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ihave3kids
ihave3kids asks:
Q:

Why is my 2 year old son so mean?

I have a 5yr old dghter, 2 (3 in april) yr son and almst 1 yr old son.  My 2 yr old has become so mean to everyone.  He used to be the sweetiest little boy anyone could ask for. But within the last few months things have turned to ugly All he ever seems to want to do is what hes not supposed to do.  He hits both his siblings constantly. He runs around yelling "I'm mean Batman" or "im mean spiderman".  I dont understand this because he doesnt watch these kinds of movie or shows.  Im not sure where the idea came from. When I tell him to do or dont do something he ignores me. When i phisically make him stop by pulling him away from whatever or whoever he is hurting he just pulls away from me and tries to do it again or runs off to find something else to do hes not supposed to. I am a parent that believes in spanking but i try to use other means of disapline first so I have tried talking with him about the things he does and how it affects the people hes doing it to.  Ive explained it hurts his bro and sis when he throws things or hits them. doesnt seem to matter to him 30secs later. Ive tried time outs in seperate room, on another piece of furniture from everyone else, and as my peditrician recommends time out in the corner and have also even tried the spanking. I really dont want to spank him because i feel like that reinforces to him that hitting is ok. His father started a new job out of town 5mnths ago and my sister replaced his old babysitter(live in).NE advice would b appr
In Topics: Discipline and behavior challenges
> 60 days ago

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Expert

Boys Town National Hotline
Feb 25, 2009
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What the Expert Says:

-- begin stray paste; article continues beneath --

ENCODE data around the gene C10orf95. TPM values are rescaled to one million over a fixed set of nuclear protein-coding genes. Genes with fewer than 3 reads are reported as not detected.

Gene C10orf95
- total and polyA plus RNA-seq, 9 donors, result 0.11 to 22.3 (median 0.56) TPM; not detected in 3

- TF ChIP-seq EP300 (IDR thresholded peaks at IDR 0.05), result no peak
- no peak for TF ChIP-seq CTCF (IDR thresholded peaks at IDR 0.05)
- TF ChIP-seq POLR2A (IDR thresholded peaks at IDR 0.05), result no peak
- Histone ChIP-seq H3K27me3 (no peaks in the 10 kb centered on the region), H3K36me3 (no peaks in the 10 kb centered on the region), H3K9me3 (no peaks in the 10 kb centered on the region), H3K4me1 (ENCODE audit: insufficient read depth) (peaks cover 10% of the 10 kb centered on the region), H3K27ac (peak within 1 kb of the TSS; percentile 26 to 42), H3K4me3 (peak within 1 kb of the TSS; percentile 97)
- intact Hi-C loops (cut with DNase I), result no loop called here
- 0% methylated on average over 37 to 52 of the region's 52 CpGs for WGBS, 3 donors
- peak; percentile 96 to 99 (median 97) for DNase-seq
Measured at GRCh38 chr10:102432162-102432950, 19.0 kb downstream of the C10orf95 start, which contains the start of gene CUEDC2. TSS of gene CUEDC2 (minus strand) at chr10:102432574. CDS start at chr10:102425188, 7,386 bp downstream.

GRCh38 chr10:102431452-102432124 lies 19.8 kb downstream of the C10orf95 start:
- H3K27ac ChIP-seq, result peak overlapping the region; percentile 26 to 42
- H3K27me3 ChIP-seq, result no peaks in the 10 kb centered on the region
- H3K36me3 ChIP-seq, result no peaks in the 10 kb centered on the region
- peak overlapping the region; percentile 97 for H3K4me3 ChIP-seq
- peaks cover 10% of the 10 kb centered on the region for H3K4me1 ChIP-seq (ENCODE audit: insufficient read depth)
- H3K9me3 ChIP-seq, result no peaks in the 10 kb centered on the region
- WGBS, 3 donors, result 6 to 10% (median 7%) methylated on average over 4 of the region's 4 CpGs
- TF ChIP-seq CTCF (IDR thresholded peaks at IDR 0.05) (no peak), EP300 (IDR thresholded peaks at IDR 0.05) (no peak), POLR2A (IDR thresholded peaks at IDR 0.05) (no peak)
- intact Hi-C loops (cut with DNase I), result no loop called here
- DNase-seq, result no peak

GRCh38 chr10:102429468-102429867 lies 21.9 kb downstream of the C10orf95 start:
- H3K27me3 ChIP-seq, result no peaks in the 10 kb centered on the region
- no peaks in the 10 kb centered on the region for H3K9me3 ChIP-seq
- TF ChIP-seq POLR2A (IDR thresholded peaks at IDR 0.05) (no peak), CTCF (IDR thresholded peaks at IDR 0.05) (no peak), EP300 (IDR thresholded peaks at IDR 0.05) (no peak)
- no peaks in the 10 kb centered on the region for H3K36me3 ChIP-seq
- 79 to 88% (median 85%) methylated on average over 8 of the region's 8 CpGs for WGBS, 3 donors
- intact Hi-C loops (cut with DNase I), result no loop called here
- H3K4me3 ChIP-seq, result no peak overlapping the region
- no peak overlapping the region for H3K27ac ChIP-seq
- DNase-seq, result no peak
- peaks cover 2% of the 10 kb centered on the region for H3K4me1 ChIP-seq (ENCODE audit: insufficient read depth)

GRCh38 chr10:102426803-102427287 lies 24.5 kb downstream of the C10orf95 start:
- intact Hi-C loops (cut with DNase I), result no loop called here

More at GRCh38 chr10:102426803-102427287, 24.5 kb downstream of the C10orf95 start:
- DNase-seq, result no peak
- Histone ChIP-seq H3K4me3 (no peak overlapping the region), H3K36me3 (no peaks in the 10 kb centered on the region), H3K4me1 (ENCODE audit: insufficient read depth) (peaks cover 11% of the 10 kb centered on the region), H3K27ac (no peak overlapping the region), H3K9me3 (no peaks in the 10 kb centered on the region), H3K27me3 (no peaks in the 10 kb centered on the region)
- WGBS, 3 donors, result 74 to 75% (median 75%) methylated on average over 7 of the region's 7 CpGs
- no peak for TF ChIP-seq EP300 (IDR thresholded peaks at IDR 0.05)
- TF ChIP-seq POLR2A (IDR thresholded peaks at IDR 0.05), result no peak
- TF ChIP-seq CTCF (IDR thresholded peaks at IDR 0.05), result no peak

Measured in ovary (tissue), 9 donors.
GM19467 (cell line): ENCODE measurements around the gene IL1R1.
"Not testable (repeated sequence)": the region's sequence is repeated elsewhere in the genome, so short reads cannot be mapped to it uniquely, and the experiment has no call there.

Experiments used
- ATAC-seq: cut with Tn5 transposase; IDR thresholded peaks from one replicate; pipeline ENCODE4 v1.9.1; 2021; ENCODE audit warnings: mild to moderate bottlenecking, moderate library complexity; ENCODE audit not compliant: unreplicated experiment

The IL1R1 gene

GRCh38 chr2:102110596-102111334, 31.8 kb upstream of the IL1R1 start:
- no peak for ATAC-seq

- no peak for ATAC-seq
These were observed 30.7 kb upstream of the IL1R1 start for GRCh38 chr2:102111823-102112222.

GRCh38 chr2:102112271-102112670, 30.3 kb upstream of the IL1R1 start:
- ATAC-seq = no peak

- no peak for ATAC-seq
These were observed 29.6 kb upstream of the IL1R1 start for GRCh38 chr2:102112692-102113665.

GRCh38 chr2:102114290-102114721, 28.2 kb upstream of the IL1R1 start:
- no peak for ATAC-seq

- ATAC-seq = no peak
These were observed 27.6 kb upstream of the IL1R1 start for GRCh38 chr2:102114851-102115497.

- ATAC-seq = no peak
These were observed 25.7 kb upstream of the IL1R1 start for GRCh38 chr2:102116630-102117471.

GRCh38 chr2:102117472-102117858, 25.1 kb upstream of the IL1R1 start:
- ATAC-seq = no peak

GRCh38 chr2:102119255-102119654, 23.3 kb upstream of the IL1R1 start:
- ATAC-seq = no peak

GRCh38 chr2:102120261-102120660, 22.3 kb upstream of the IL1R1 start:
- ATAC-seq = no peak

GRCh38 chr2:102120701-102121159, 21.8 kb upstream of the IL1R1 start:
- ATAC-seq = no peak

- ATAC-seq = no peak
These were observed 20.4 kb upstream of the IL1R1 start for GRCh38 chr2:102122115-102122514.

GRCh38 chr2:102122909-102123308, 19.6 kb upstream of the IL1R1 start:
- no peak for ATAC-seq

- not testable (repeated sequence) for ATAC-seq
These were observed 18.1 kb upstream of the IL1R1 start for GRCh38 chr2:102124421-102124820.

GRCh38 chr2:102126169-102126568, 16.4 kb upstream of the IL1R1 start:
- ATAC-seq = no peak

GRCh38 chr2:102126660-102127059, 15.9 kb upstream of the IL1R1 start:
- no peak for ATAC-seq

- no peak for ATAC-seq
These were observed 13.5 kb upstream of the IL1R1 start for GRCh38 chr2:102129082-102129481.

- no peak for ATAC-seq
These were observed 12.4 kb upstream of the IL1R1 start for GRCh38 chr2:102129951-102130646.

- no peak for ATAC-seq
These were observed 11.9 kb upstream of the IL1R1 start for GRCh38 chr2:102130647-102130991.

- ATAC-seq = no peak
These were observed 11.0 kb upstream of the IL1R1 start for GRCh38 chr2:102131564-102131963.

I wish I had a magic answer for you!  It sounds like you are very frustrated in dealing with your son not getting along with his siblings, and not following your instructions.  Since you have already been trying to use consequences for his inappropriate behaviors, you may want to consider looking at the antecedents—what happens before the behavior occurs.  Ask yourself, the 5 questions of “Who, What, When, Where and Why?”  Through your observations of his behavior and an evaluation of his environment, you might be able to evaluate what is causing your son’s problems.  

1. Who is he interacting with, how are they responding to him?  What may have changed in his relationships, or time spent with others?  
2. What has changed in the environment?  What is going on in the home or in his life when he misbehaves?
3. When does he act out?---are there certain times of the day or week?  Is he tired, hungry, sad, or anxious about something?
4. Where does his misbehavior occur?—at home or in public?
5. Why is he acting this way now?  Is this a developmental phase that he is going through? Is there any physical problem that is affecting him?

Once you have evaluated the situation, you may want to consider the following:
1. Give your son a lot of positive attention—hugs, positive messages. See if that prevents the negative behaviors from occurring.   Sometimes kids will act out just to get the attention.  I am sure the other 2 kids keep you busy; he may be a kid that needs extra reassurance and attention from you.
2. Do something individual with each child and make sure that you are unable to be interrupted by the other one.  Avoid distractions, relax and enjoy your kids as individuals.
3. Consistent schedules are huge to kids at this age; make sure that you are keeping a familiar routine in the home.
4. Catch him being good--praise him when he is getting along and being nice to others.

My guess is that the change in your husband’s job, a new babysitter, and a younger sibling that needs attention due to his age, are all impacting your son’s behaviors.  Frequently, sibling rivalry is caused by jealousy or competition for your attention.  He is at a challenging age as well, so try some positives along with the consequence.  Consistency, understanding and affection from you may be just what he needs right now.  Please let us know if these ideas are helpful or if you need additional input--hang in there!